Scratch and Peck Naturally Free layer feed- Do you need Oyster Shells too?

Discussion in 'Feeding & Watering Your Flock' started by mrskenmore, Aug 19, 2014.

  1. mrskenmore

    mrskenmore Chillin' With My Peeps

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    Hi All,

    My three girls are turning 16 weeks tomorrow and just about done with there chick feed bag. Once that is done I am switching over to a bag of Scratch and Peck naturally free layer feed since we are expecting eggs soon "wink wink, hope hope, fingers crossed!" They are in a coop and run and free range for about 12 hours a week. Do I need to give them oyster shells as well? Or is that what the layer feed is for. Since they are not laying yet I can't judge by the eggs yet.

    Any help would be appreciated!
     
  2. ChickenCanoe

    ChickenCanoe Chicken Obsessed

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    Modern chickens lay a lot more eggs than they did hundreds of years ago. The evolution of layer and DP chickens requires that they get more calcium to build egg shells. Modern feeds are based on the commercial industry. They use a lighting program to cause lay commencement of all the birds at the same time. Most feeds are basically the same except for the level of calcium. Most feeds, intended for non layers is about 1% calcium. Layer feed is approximately 4% calcium. That is approximate for the needs of each bird. By providing oyster shell, the birds that feel the need for more calcium can pick it up.
     
  3. toynutz

    toynutz Chillin' With My Peeps

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    I recently switched to Scratch and Peck layer but also offer oyster shells. From what I have read on BYC, oyster shells offer a different type of calcium particle... it is bigger and stays in their system longer, which is a good thing. So far, only one of my girls is laying but her eggs have all been perfect little beauties!
     
  4. mrskenmore

    mrskenmore Chillin' With My Peeps

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    Thanks so much- Do I also need to supply grit? What is the difference between grit and oyster shells for almost laying hens?
     
  5. ChickenCanoe

    ChickenCanoe Chicken Obsessed

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    Grit is insoluble sharp flint or granite which lodges in the gizzard and aids digestion by helping that muscular organ grind food.
    Oyster shells are soluble, serve no purpose other than provide calcium if the hen feels the need for more. Being soluble, it is pretty well mush by the time it hits the gizzard.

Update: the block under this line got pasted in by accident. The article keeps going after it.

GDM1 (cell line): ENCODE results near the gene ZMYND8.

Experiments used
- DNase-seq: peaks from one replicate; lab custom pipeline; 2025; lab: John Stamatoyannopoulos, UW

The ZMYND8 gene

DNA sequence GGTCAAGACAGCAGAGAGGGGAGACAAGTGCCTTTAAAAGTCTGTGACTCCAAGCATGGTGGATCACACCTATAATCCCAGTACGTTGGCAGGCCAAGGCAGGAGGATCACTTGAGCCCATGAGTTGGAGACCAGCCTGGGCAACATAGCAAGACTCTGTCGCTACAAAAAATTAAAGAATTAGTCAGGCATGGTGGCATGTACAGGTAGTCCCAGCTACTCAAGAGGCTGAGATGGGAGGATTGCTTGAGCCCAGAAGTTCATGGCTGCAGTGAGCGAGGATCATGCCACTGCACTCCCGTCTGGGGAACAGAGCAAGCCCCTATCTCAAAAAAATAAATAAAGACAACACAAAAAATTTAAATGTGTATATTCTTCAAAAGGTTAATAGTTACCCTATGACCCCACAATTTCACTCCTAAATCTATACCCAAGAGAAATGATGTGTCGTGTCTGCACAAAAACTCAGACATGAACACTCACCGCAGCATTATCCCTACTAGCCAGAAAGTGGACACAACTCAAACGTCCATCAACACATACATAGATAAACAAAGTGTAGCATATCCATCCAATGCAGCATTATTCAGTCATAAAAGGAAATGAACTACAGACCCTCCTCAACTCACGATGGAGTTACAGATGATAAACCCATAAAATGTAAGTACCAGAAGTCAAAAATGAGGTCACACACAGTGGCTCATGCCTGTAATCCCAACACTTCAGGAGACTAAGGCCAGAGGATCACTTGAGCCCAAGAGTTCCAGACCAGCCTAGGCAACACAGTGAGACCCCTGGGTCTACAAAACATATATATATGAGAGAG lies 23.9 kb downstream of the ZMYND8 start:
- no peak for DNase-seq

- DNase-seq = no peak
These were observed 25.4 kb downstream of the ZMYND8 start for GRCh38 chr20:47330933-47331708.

Grit should actually be given to all ages. Many say that if chickens eat only chicken feed they don't need it because the grain is already ground but grit helps the gizzard develop. I sprinkle #1 grit on chicks feed the first week and then provide it in a separate container thereafter.
    There's good grit information on this link.
    http://www.tccmaterials.com/pdf/CSpoultrygritdata.pdf
     
  6. Sylviaanne

    Sylviaanne Overrun With Chickens

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    The evolution of layer and DP chickens requires that they get more calcium to build egg shells.

    Ok, what does DP mean and does sand do the same as grit?
     
  7. tcstoehr

    tcstoehr Chillin' With My Peeps

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    DP = Dual Purpose. Meaning birds that lay lots of eggs but are also sizable enough to make good meat birds. I don't think sand makes good grit as the particle size is too small. If there are small pebbles about then chickens will likely find them. But I still provide a container of grit next to their food dishes.
     
  8. mrskenmore

    mrskenmore Chillin' With My Peeps

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  9. Chris09

    Chris09 Circle (M) Ranch

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    Sand makes a good Grit, just get the All Purpose Sand not Play Sand.
    It comes in a 50 lb bag and runs 3.00 +/-
     
  10. mrskenmore

    mrskenmore Chillin' With My Peeps

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    Thanks!- The run is sand, so I know they are getting some of that each day!
     

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